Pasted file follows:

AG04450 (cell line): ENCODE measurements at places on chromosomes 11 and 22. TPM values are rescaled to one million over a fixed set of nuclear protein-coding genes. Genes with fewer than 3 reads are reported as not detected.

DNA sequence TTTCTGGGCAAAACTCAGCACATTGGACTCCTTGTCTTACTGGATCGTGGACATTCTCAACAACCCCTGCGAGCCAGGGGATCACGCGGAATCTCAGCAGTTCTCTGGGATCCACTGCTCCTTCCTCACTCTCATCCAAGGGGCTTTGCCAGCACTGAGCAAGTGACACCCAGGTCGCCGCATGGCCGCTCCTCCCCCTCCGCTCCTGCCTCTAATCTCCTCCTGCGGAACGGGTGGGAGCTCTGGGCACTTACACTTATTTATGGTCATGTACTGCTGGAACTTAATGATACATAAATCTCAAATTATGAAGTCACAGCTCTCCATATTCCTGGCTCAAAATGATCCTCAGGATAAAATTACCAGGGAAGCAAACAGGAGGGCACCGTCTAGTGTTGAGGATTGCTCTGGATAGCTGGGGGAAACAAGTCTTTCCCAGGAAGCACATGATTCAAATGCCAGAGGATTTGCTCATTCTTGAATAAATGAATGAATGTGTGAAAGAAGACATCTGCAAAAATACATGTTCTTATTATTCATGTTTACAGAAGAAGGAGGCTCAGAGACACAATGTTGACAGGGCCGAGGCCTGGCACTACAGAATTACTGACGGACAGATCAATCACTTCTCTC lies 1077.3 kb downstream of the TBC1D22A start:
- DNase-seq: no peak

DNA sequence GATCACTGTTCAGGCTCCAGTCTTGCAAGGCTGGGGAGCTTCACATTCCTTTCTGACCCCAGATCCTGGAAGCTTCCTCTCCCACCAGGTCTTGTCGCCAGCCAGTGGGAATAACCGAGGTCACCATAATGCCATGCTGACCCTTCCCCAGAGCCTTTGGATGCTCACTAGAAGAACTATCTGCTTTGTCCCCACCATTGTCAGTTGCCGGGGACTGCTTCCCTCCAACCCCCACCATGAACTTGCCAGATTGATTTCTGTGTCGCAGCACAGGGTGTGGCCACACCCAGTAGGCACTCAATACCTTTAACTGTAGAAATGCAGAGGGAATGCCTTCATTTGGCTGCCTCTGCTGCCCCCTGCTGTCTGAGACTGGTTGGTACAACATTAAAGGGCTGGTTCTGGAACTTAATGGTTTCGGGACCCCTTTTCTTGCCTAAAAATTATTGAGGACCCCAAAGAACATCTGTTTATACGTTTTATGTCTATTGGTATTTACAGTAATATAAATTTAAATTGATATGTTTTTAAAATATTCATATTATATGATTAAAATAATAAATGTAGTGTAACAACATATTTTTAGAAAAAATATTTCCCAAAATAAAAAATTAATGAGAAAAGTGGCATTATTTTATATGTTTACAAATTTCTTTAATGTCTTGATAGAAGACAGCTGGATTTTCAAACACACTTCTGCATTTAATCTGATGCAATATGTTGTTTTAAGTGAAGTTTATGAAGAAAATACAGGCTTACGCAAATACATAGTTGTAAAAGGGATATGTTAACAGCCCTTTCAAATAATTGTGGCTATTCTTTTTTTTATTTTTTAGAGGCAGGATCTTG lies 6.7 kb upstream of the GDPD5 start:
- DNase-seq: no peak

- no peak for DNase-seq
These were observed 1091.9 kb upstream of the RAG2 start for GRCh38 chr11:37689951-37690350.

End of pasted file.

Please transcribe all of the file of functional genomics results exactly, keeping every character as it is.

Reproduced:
AG04450 (cell line): ENCODE measurements at places on chromosomes 11 and 22. TPM values are rescaled to one million over a fixed set of nuclear protein-coding genes. Genes with fewer than 3 reads are reported as not detected.

DNA sequence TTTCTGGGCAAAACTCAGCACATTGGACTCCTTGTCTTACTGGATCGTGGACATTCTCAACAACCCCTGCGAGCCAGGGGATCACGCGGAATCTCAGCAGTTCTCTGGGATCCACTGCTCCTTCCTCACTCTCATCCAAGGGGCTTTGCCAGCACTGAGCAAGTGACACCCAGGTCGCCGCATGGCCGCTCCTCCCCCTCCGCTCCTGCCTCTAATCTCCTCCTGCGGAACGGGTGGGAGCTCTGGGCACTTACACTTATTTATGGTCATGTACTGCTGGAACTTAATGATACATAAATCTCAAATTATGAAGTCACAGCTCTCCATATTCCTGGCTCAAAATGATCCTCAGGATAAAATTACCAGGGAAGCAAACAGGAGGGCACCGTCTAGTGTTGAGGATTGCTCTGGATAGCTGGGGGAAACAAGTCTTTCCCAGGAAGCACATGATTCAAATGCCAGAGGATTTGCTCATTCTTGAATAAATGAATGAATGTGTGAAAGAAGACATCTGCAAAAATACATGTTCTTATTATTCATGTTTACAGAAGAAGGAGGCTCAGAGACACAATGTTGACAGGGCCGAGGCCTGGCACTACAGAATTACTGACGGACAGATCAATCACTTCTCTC lies 1077.3 kb downstream of the TBC1D22A start:
- DNase-seq: no peak

DNA sequence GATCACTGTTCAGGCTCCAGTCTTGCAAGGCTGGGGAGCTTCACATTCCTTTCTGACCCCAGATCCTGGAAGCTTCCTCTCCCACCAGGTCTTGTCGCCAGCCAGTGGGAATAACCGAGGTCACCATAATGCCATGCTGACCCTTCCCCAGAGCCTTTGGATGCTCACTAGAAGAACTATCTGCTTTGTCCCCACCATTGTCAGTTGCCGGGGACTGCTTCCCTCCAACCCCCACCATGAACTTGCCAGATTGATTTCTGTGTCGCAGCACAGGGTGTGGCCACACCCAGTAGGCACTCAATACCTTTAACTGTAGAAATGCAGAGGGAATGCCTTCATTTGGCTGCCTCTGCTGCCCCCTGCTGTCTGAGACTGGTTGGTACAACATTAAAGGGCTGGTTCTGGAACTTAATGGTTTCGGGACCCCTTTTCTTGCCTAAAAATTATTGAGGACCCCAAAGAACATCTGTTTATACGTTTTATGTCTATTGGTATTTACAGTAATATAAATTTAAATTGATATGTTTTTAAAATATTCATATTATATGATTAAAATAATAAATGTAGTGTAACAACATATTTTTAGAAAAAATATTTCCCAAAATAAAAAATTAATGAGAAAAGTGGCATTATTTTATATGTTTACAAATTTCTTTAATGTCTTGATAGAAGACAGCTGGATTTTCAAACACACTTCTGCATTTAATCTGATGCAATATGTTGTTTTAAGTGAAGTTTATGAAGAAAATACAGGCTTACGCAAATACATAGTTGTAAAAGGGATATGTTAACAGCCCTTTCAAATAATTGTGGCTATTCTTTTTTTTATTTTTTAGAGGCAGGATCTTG lies 6.7 kb upstream of the GDPD5 start:
- DNase-seq: no peak

- no peak for DNase-seq
These were observed 1091.9 kb upstream of the RAG2 start for GRCh38 chr11:37689951-37690350.